“Mr. Cole!” bellowed Colonel Fitzwilliam. The farmer had already passed into the public house, but Mr. Cole dutifully came back outside.
“Yes,” he nodded, though he did not look pleased.
The Colonel was fishing through his waistcoat pockets. “Mr. Cole…I will pay you,” he looked down at the assortment of coins in his hands. “I will pay you a crown and a half,” coins clinked, “…two bob, and…” Fitzwilliam attempted to count through the pennies but then shook his head. “…assorted pence to drive us to Netherfield Hall right now.”
“Just to drive you up to the Hall?” Mr. Cole asked in astonishment; his entire demeanor changed.
“To Netherfield, yes!” agreed Colonel Fitzwilliam.
“I will,” answered the farmer, eager now. The Colonel passed over the three half-crown coins, two shillings, and assorted pence in his hands to the astonished Mr. Cole. He and Elizabeth climbed up behind him in the trap and began riding the short distance to Netherfield Hall.
When I wrote the above scene, a snippet from All’s Fair in Love and War and Death, I didn’t anticipate spending half a day researching pre-decimal British money. But I found myself first having to understand the rate of pennies to shillings and shillings to pounds (or guineas) and then learning about the different coins.
But I wanted it to sound authentic as Fitzwilliam was in a hurry and needed to induce Mr. Cole to immediately drop his focus on a tankard and take Elizabeth and him to Netherfield. I also needed to understand what a basic daily wage was for the time (two shillings a day). So the seventeen shillings and assorted pennies offered is a bonus of eight times Mr. Cole’s daily wage. Not bad for merely delaying his drink.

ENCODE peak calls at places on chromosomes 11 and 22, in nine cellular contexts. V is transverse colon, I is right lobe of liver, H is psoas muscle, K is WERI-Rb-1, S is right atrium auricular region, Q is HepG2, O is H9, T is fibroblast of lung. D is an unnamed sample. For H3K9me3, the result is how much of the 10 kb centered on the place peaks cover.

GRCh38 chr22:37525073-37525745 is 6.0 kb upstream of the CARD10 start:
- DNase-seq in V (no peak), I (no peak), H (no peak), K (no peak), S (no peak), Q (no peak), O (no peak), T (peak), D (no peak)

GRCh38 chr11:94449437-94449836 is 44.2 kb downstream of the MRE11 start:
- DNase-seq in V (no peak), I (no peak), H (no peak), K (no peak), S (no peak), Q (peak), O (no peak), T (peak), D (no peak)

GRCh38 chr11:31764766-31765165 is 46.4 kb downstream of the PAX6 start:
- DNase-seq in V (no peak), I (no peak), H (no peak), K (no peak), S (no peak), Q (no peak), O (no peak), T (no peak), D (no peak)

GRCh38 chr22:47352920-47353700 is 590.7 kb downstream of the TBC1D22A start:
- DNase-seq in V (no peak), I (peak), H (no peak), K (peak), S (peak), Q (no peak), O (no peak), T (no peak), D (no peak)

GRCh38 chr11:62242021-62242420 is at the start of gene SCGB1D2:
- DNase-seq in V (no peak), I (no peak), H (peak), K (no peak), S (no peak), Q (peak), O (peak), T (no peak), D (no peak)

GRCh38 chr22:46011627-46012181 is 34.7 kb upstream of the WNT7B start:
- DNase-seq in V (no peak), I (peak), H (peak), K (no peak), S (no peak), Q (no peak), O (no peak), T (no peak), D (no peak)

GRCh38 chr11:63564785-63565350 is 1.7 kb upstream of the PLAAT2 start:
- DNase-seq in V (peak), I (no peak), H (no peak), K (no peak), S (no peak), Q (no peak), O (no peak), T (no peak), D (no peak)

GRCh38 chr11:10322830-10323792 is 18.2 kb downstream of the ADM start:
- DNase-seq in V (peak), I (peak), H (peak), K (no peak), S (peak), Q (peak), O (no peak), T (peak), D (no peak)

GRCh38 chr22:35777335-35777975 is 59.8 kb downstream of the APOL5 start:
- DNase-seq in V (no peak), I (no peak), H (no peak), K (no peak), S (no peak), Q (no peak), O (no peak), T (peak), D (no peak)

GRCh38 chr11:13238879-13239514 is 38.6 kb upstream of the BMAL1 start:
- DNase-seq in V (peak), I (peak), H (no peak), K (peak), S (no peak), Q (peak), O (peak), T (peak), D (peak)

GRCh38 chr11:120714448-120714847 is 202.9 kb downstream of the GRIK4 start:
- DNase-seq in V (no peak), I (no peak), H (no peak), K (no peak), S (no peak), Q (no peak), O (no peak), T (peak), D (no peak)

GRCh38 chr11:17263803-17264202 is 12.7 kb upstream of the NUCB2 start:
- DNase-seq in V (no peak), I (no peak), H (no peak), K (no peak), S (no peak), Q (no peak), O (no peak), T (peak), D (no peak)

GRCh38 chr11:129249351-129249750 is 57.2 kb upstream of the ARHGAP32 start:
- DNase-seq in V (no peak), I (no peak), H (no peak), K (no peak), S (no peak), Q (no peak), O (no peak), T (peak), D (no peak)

20 shillings to a ‘pound,’ or sovereign
21 shillings in a guinea
12 pennies in a shilling
Shillings and pence are written as s/d (‘d’ comes from the Roman denarius)
Example: 2 shillings, 4 pence would be 2s/4d or 2/4
(Note: not all coins were in circulation together at any given time)
Half-guinea= ten shillings, sixpence
Half-sovereign= ten shillings
Seven shillings= 1/3 of a guinea
Crown= five shillings
Half-crown= two shillings, sixpence
Florin= two shillings (equivalent to 24 pennies)
Shilling= twelve pennies
Sixpence= six pennies
Groat= four pennies
Threepenny/ threepence/thr’pence= three pennies
Half-groat= two pennies
Penny/pence= one penny
Halfpenny/ halfpence/ha’penny= half a penny, i.e. 2 halfpence=1 penny
Farthing= quarter penny, i.e. 4 farthing = 1 penny
penny = “copper”
sixpence = “tanner
shilling = “bob”
paper pound = “quid”
florin = “two bob bit”
“pound” = “A pound sterling thus weighed 240 pennyweights, or a pound of sterling silver.” Old English Money.
Chard, Lawrence. (2019 August 20). A Brief History of Coinage in Britain. Chards. https://www.chards.co.uk/blog/brief-history-of-british-coins/464/713
Old English Money. ProjectBritain. http://projectbritain.com/moneyold.htm